Strong opinions, weakly held

Managing Rails migrations

I’ve mentioned Rails migrations in the past. They provide a way to script database schema changes so that you can keep them in version control and roll back versions of a schema if necessary. One thing about them though is that eventually your list of migrations gets huge. (We’re up to over 20 of them in some of our applications, and there’s no reason why we might not have over 100 some day.)

The question becomes, when do you delete all of your migrations and start over with a fresh schema? It seems to me that eventually it comes time to create a fresh database, run all of your migrations on it, and then export that database to a new file and then delete all of your migrations and call that new file migration #1.

My feeling is that this is a function of application versioning. When you reach a big milestone (the kind you wouldn’t want to roll back from incrementally), it’s time to bundle up all your migrations. Unfortunately, that seems like it would conflict with maintaining an existing application. The schema version is stored in the database for live applications, and if you reset the number you lose the ability to run subsequent migrations against an existing database.

Anyone know if there’s a plan for how to handle this sort of thing in the Rails world that I’m missing? The reason I ask is that we have applications that we’re planning on releasing as open source. They also have live instances that are currently running. For the sake of those applications, it seems logical to never roll up the migrations. Distributing an open source application that has to run 50 migrations to get the database set up seems like a bad plan, though. You could distribute your application with a schema import file, but then when you release subsequent versions, you lose the ability to distribute a migration with them that automatically updates the user’s database.

I guess I need to do some research.


  1. Rails Migrations Gone Wild

    Rafe Colburn wonders when you should clean up your Rails migrations: The question becomes, when do you delete all of your migrations and start over with a fresh schema? It seems to me that eventually it comes time to create a fresh database, run all of yo

  2. Why not use the suggested subversion branch/tag/trunk directory tree?

    |   +-\b01
    |   +-\b02
    |   +-...

    So, all main development goes on in the trunk, and the past releases are maintained under their own directories. Any global updates are merged across versions + trunk.

    See Branching and Merging in the subversion book (pp 61-85 in Svn 1.2 rev 2147) for details.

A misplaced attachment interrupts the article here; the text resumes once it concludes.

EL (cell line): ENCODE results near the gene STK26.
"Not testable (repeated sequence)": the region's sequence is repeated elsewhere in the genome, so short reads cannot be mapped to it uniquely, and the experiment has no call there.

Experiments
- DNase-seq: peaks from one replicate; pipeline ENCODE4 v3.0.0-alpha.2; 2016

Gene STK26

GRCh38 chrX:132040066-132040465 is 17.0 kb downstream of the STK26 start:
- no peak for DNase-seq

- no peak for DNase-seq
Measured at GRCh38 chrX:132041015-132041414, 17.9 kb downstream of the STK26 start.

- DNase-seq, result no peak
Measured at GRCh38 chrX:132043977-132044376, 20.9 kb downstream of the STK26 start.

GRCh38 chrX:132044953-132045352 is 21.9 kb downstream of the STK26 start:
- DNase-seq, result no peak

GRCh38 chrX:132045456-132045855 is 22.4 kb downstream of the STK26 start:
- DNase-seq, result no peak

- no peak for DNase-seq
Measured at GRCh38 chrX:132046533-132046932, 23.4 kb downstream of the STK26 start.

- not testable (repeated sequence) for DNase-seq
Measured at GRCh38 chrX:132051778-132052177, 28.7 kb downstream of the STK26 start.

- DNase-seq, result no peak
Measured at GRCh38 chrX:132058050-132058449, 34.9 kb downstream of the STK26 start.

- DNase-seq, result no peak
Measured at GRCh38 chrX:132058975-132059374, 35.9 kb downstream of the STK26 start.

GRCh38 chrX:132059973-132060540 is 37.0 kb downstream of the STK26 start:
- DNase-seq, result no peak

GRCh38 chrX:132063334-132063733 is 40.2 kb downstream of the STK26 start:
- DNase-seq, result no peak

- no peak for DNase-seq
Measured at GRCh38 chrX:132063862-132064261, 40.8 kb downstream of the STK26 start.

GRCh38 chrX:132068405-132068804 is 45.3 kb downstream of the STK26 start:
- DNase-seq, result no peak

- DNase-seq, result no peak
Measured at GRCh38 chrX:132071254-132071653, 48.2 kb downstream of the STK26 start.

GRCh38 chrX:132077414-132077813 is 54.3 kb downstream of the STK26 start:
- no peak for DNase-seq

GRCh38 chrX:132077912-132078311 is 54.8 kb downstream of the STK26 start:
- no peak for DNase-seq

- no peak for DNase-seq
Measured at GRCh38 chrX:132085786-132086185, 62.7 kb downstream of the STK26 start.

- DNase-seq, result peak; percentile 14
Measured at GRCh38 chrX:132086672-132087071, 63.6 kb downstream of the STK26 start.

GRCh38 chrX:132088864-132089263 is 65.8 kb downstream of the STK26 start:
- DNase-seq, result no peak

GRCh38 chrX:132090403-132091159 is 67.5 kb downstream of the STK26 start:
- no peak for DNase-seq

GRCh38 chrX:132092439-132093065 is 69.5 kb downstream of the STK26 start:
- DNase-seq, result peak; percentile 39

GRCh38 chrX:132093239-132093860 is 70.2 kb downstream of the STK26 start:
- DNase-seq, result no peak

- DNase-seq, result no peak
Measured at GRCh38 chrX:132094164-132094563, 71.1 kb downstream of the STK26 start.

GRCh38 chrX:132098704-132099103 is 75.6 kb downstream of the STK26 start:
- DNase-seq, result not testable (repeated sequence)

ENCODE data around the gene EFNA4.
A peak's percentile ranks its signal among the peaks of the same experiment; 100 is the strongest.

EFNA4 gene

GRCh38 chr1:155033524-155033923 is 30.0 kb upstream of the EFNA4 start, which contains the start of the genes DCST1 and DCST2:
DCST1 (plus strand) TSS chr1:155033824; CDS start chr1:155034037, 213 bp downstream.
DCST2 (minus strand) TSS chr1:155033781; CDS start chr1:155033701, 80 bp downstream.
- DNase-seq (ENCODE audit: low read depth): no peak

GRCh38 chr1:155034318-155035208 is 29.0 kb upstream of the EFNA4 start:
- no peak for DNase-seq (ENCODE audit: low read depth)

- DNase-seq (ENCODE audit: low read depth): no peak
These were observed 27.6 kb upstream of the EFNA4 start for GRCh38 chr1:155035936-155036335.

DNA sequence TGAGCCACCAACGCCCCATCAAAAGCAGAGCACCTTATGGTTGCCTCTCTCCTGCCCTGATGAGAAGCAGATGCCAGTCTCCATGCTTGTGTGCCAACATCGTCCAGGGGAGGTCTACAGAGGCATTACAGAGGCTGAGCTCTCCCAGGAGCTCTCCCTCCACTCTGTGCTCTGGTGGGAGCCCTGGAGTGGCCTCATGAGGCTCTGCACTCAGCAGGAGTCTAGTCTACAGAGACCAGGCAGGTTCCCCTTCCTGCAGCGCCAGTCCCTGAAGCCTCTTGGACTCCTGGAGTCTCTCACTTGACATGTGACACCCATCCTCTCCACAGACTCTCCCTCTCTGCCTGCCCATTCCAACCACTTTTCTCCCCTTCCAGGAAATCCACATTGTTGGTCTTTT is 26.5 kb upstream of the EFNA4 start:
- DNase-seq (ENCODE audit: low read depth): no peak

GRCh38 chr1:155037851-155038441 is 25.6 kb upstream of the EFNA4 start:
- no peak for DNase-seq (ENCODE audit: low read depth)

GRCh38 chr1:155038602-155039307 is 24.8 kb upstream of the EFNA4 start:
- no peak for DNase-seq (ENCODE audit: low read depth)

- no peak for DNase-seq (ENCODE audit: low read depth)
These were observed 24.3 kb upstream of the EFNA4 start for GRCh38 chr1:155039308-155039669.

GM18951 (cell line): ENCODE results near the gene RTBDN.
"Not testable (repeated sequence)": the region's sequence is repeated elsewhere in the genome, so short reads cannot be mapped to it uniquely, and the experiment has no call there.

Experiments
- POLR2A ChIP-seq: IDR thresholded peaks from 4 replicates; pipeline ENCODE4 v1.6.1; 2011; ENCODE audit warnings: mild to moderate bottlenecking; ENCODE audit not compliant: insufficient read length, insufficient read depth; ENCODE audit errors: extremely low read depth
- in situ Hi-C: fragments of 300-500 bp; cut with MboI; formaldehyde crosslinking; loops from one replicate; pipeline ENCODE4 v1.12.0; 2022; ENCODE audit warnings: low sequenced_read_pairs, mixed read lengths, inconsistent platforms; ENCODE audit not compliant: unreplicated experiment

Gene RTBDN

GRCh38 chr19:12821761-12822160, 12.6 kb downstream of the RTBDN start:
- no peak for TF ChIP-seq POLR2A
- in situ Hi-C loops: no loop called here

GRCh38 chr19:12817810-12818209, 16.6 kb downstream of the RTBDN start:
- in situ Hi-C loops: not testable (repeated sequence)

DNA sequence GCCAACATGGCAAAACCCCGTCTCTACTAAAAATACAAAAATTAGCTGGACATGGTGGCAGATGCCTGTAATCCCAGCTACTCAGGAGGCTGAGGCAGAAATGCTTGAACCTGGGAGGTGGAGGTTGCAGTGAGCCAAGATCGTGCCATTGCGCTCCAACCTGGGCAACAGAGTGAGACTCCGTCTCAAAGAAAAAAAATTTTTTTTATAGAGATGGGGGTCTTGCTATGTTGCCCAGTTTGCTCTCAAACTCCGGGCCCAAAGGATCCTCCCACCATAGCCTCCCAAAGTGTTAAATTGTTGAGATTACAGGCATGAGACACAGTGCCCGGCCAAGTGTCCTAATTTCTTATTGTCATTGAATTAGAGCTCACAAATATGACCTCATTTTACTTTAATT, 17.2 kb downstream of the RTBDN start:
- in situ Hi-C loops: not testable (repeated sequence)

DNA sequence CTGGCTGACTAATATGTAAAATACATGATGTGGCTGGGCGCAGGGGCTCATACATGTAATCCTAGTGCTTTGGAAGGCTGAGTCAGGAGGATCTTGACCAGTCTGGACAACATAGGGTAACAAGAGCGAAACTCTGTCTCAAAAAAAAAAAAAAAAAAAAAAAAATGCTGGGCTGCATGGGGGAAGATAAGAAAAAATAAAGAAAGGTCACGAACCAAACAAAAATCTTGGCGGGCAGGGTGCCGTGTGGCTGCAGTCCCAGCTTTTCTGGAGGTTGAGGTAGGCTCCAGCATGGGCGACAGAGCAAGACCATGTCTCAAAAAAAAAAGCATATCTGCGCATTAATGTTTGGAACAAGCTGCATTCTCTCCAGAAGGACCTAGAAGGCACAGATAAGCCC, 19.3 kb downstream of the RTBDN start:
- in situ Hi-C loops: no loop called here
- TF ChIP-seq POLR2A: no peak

3. Branching and merging only complicate the problems with migrations. What happens when I make migration #9 in the trunk and you make migration #9 in the development branch? How do we merge the two cleanly?

  4. We typically use branches for items that will break the trunk until they’re fully implemented. The rule is the trunk can never break – it must always compile and be functional.

    Small changes are made to the trunk, but larger changes are branched, and then remerged when complete.

    If I understand you correctly, Developer A is working on the trunk and B is working on a branch. They both make changes and you want to know how to incorporate them cleanly.

    When B is ready to move her branch back to the trunk, she first does a refresh from the trunk to ensure that anything new is now in her branch. She tests and verifies that everything works, then merges the branch into the trunk (probably testing a final time).

    Meanwhile, A is working on the trunk, so just before he commits, he does a refresh; all the new stuff that B added is then added to his local copy. He runs his tests and when they come out clean, he commits.

    If I recall correctly, if A tries to commit without refreshing, subversion will give a warning that his copy is not up to date and then fail the commit, preventing accedental overwriting of changed objects. I haven’t run into this in a long time because my projects for the last few years have consisted of a development team of 1 (me). 😛

  5. Actually what I’m talking about is something completely different — Rails migrations, which let you version schema changes to a database.

  6. Here is a really, really useful (and pretty!) Rails Migrations cheatsheet in printable PDF format: Rails Migrations cheatsheet

  7. Did you ever find a good solution for this? I couldn’t find any automated method, so came up with this procedure:

    1. rake db:schema:dump
    2. rake db:data:dump (requires yaml_db plugin I believe)
    3. script/generate migration create_schema
    4. copy contents of db/schema.rb into db/migrate/create_schema, editing as necessary (eg. reorder fields, remove :force option, add t.timestamps, change strings to symbols, create drop_table’s for self.down)
    5. delete each of the migrations before the newly created one
    6. rake db:drop
    7. rake db:migrate
    8. rake db:data:load

    Now the database is up to date and all the migrations have been rolled into one.

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